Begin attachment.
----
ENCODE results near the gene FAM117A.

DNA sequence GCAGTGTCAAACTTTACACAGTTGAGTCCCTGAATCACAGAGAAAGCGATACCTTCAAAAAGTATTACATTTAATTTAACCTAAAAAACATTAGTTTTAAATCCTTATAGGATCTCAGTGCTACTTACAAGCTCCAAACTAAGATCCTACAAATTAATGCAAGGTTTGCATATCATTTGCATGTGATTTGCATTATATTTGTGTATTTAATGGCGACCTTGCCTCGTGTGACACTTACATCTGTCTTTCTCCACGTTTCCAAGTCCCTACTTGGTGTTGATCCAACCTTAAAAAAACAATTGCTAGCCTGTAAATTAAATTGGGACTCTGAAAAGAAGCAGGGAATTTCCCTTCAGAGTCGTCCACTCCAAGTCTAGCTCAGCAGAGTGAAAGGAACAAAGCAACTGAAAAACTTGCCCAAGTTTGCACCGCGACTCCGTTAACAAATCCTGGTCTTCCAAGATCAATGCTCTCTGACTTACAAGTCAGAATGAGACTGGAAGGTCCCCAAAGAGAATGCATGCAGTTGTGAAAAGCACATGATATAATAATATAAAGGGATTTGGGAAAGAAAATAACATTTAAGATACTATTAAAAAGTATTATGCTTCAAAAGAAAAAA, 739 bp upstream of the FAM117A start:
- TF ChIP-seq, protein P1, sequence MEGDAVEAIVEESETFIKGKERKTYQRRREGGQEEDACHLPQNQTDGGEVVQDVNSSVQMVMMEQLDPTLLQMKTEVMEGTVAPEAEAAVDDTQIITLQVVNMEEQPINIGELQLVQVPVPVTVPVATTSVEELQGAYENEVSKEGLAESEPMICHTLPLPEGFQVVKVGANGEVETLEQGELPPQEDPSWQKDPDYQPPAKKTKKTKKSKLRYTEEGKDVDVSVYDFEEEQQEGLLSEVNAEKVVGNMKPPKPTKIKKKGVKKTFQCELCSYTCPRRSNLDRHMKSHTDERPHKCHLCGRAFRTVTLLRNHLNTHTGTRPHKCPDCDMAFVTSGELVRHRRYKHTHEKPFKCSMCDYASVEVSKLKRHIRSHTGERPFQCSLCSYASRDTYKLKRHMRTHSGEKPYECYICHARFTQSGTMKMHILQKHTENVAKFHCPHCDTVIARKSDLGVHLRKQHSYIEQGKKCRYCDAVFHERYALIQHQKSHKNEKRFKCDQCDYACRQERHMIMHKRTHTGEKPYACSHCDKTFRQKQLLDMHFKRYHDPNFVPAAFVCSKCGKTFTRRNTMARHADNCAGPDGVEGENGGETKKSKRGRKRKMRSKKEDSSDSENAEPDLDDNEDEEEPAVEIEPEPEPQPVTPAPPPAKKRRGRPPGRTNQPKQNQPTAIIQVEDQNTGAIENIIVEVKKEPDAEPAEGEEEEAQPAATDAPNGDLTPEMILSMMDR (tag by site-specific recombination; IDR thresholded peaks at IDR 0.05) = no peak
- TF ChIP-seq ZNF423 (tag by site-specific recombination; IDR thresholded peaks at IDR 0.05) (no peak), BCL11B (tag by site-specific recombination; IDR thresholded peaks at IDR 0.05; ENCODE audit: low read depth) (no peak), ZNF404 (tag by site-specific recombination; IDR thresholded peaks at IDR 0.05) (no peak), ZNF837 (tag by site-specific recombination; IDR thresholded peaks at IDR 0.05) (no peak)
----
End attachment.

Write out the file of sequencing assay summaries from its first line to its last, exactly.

ENCODE results near the gene FAM117A.

DNA sequence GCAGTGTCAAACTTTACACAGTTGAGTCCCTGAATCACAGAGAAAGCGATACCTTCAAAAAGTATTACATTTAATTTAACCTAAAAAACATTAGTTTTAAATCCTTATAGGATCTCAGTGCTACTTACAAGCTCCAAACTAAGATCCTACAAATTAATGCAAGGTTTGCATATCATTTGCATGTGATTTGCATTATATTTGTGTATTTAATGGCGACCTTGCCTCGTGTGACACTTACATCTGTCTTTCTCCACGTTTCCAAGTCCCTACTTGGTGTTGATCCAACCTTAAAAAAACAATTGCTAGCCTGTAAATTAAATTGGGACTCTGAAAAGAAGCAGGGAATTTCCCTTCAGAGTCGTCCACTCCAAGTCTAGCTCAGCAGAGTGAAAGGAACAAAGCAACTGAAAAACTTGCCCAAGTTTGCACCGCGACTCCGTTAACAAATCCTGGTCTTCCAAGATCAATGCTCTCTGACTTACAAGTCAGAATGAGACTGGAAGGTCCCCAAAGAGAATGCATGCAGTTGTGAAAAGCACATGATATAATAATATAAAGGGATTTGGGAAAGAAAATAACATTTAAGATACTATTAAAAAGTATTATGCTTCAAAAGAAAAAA, 739 bp upstream of the FAM117A start:
- TF ChIP-seq, protein P1, sequence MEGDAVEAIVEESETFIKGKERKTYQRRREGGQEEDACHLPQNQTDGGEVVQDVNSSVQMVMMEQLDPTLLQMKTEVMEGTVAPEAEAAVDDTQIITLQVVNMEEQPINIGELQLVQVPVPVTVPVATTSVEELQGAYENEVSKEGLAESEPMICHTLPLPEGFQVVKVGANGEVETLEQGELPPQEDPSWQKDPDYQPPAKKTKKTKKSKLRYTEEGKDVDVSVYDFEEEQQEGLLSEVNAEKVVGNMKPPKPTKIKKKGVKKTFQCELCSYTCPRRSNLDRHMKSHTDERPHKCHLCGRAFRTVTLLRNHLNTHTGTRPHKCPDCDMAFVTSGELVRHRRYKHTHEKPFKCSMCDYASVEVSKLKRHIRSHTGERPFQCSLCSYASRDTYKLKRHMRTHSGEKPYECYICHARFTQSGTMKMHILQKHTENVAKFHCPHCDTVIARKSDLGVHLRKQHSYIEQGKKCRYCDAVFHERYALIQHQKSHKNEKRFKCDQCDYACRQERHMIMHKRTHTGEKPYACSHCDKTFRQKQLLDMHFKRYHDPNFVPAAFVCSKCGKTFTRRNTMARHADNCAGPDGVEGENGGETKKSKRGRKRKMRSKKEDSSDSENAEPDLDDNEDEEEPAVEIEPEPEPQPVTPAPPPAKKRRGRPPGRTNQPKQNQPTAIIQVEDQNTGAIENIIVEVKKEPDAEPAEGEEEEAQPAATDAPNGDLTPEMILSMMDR (tag by site-specific recombination; IDR thresholded peaks at IDR 0.05) = no peak
- TF ChIP-seq ZNF423 (tag by site-specific recombination; IDR thresholded peaks at IDR 0.05) (no peak), BCL11B (tag by site-specific recombination; IDR thresholded peaks at IDR 0.05; ENCODE audit: low read depth) (no peak), ZNF404 (tag by site-specific recombination; IDR thresholded peaks at IDR 0.05) (no peak), ZNF837 (tag by site-specific recombination; IDR thresholded peaks at IDR 0.05) (no peak)